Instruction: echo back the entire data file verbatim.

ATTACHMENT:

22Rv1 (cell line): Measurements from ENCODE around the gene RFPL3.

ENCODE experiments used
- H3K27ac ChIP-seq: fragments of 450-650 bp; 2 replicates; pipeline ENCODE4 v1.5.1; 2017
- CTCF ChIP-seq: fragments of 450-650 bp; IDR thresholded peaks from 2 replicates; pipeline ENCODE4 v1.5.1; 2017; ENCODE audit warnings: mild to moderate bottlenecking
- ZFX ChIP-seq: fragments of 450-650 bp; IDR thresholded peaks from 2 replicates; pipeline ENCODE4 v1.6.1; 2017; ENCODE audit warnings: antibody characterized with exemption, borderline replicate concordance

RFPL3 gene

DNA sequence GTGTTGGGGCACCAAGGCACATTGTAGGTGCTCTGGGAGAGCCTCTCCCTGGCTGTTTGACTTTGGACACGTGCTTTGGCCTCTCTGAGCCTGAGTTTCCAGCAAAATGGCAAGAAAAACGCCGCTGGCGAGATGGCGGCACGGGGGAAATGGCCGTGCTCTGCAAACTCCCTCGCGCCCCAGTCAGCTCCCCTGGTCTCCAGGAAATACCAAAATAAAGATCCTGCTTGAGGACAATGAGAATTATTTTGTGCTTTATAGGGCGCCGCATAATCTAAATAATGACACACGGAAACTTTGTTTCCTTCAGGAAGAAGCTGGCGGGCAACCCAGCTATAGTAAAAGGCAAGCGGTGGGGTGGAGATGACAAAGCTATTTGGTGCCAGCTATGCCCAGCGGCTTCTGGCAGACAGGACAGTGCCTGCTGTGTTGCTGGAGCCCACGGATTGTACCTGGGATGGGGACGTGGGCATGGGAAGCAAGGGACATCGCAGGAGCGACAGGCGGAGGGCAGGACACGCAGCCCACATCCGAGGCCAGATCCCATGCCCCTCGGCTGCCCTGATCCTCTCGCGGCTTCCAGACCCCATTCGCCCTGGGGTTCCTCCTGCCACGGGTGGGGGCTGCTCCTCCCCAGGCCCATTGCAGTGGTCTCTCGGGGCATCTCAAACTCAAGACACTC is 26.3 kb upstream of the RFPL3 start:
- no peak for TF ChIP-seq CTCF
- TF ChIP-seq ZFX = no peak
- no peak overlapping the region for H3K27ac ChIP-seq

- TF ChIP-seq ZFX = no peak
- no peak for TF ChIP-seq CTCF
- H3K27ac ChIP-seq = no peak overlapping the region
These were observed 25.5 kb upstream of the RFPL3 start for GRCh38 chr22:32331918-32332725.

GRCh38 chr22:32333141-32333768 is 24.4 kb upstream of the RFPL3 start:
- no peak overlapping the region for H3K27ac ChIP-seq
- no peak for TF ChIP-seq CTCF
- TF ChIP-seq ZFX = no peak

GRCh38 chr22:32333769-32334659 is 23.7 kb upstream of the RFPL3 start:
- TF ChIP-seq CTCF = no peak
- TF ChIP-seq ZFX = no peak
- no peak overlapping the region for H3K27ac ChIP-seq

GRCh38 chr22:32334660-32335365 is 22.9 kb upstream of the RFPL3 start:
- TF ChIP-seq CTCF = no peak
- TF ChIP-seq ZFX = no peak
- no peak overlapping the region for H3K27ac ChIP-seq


22Rv1 (cell line): Measurements from ENCODE around the gene RFPL3.

ENCODE experiments used
- H3K27ac ChIP-seq: fragments of 450-650 bp; 2 replicates; pipeline ENCODE4 v1.5.1; 2017
- CTCF ChIP-seq: fragments of 450-650 bp; IDR thresholded peaks from 2 replicates; pipeline ENCODE4 v1.5.1; 2017; ENCODE audit warnings: mild to moderate bottlenecking
- ZFX ChIP-seq: fragments of 450-650 bp; IDR thresholded peaks from 2 replicates; pipeline ENCODE4 v1.6.1; 2017; ENCODE audit warnings: antibody characterized with exemption, borderline replicate concordance

RFPL3 gene

DNA sequence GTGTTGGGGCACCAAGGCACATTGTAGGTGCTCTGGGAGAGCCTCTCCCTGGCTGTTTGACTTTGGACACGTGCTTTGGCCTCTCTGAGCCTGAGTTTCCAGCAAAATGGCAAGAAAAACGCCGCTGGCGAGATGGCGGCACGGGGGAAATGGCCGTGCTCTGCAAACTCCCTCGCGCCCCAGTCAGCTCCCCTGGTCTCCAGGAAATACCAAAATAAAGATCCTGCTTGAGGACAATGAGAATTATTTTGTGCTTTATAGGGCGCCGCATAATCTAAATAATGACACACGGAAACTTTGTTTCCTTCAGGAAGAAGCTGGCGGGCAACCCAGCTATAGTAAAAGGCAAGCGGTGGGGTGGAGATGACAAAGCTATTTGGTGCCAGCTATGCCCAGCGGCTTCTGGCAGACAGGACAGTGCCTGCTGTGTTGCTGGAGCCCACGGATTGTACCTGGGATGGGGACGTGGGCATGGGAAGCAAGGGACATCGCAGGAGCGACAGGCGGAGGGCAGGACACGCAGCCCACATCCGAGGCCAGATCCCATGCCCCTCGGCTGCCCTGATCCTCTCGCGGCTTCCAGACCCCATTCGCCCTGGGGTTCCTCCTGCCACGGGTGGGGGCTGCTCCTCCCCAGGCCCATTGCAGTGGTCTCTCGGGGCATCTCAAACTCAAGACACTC is 26.3 kb upstream of the RFPL3 start:
- no peak for TF ChIP-seq CTCF
- TF ChIP-seq ZFX = no peak
- no peak overlapping the region for H3K27ac ChIP-seq

- TF ChIP-seq ZFX = no peak
- no peak for TF ChIP-seq CTCF
- H3K27ac ChIP-seq = no peak overlapping the region
These were observed 25.5 kb upstream of the RFPL3 start for GRCh38 chr22:32331918-32332725.

GRCh38 chr22:32333141-32333768 is 24.4 kb upstream of the RFPL3 start:
- no peak overlapping the region for H3K27ac ChIP-seq
- no peak for TF ChIP-seq CTCF
- TF ChIP-seq ZFX = no peak

GRCh38 chr22:32333769-32334659 is 23.7 kb upstream of the RFPL3 start:
- TF ChIP-seq CTCF = no peak
- TF ChIP-seq ZFX = no peak
- no peak overlapping the region for H3K27ac ChIP-seq

GRCh38 chr22:32334660-32335365 is 22.9 kb upstream of the RFPL3 start:
- TF ChIP-seq CTCF = no peak
- TF ChIP-seq ZFX = no peak
- no peak overlapping the region for H3K27ac ChIP-seq